Ovid says in a comment:
In fact, the only reason SmallTalk really interests me right now is the "pure" OO model that I keep hearing people talk about. However, I'm brushing up on my Java because that's where the bulk of the work is. Until I hear convincing arguments about how SmallTalk can improve my professional life, I'll probably just wonder about it. I have a pretty active social life, so I don't have as much time for research as I would like.
Ovid, let me tell you without reservation, learning smalltalk will improve your professional life. Here's why.
First of all, in The Pragmatic Programmer , the authors recommend learning a new programming language every year, just to stay sharp. Ideally, you would learn the syntax, the programming model, write a few beginner programs and finish a non-trivial application. Find out how it feels under your fingers. Get exposed to some new ideas. See which ideas look good but really chafe, and which ideas look bad but work quite well in practice. Your goal isn't to beef up your resume, but to learn and adapt.
Realistically, doing all that work is time consuming. I've been doing my best to follow the intent of this dictum, and I try to read about one text per year on a language I do not use, or haven't used in years. Once you've done the grand tour of programming (procedural, recursion and functional, OOP, and declarative programming), it should be easy to pick up some of the basic insights a new language brings. It may take weeks or months for the ideas to fully sink in, but in time they will. You'll start looking at your code differently, and start seeing better ways to write in the language of your choice that make your programs more robust and less tedious to write.
Yes, this is the Evelyn Wood School of Learning a Programming Language. That's OK. You'll learn something, and there's nothing preventing you from going back over a text, like SICP, a second or third time. Or taking an opportunity to write a little app with Rails instead of Mason.
That aside, the second key point: if you are going to try and learn a new language to broaden your horizons, pick something different. Most programming languages out there today inherit something from the big Ur-language known as ALGOL. If you've learned one ALGOL derivative, you've learned most of them. So, for example, if you already know C, spending time on Pascal isn't a great investment. Better spend your time on something very different or unique, like a Lisp, Smalltalk, Forth (including PostScript), Self, *ML, Haskell or Prolog. There are many more ideas to mine there than there are in the language next door.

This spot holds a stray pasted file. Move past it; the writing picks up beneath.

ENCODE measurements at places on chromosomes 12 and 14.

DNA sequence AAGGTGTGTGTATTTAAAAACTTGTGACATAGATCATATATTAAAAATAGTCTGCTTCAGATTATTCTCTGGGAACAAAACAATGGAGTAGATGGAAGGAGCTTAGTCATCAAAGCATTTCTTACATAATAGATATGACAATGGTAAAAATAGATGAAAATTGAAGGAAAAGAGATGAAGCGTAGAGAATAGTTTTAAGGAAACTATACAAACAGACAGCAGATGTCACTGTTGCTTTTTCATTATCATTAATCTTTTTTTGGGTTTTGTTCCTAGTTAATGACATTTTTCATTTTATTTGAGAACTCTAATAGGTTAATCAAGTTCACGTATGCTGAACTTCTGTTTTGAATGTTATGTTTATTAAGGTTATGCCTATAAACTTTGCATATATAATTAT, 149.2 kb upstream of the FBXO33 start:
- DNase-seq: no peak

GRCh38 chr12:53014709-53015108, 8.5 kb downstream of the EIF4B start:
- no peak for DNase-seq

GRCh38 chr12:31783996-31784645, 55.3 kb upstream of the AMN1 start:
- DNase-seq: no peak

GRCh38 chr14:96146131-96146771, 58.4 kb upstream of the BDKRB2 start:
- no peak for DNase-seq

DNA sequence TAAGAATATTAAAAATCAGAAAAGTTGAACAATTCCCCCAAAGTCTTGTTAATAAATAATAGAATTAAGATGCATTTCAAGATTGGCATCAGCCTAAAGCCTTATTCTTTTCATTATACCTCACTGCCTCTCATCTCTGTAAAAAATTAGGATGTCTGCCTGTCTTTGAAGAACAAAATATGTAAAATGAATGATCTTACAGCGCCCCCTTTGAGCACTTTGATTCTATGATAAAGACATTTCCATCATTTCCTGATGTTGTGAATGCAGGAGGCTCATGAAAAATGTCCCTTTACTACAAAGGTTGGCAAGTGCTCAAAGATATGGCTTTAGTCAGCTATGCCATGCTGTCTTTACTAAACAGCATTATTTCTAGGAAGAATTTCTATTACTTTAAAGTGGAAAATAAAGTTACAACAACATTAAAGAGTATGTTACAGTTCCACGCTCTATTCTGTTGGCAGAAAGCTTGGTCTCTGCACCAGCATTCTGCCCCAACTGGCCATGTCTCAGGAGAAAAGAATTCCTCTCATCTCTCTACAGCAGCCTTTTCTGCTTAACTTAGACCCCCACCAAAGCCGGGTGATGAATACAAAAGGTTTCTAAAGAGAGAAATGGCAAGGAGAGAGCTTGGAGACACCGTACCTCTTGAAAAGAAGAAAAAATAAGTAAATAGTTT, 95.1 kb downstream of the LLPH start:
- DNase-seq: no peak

Third, with all of the programming languages out in the world today, there are very few great languages -- stuff that lasts for decades. Many of those great languages are sui generis, like Lisp/Scheme, Smalltalk and Forth. These languages are a programmer's Latin, Greek, and Aramaic. Many of the ideas that come into Objective-C, Java, Ruby and Tcl can trace their origins back here. If you want to learn a new language, focus here before you kick the tires on something newer like Python, PHP, Tcl or Ruby.
Fourth, why Smalltalk? Even if you don't fire up an image, the whole model behind the language is wonderfully elegant. Sure, there are warts in there (like the lack of an if statement), but every language has warts. Get over it. Look for the deeper values like Collections, blocks and metaclasses. Stare at it long enough, and you'll wonder why any method in an object oriented system needs more than ~ten lines of code. And the whole thing will be much easier to understand than you ever thought it could be.
One last note. On the local XP list, someone mentioned cyclomatic complexity as a means to identify complex code in a project that needed to be refactored. However, in an object oriented project, cyclomatic complexity doesn't work, so someone offered lines per method as a suitable replacement. If most of your code is hovering around the 10 lines/method, you know methods that are 50+ lines long desperately need refactoring.
This metric and the associated style of development come from Smalltalk. Had I been stuck in a rut writing 500-line Windows event handlers in C (with case statements -- YUCK!), that suggestion would have floated over my head. As it stands, I'm using that style to guide me in refactoring procedural code into object oriented code at work right now. I'm moving Tcl code into XOTcl, but it doesn't matter -- I'm programming as if I were building a system in Smalltalk, and the new system is much better for it. The codebase could just as easily be in Perl or Java, but the approach remains the same.
Learn Smalltalk. I assure you, it will improve your coding life, even if you never manage to use it professionally.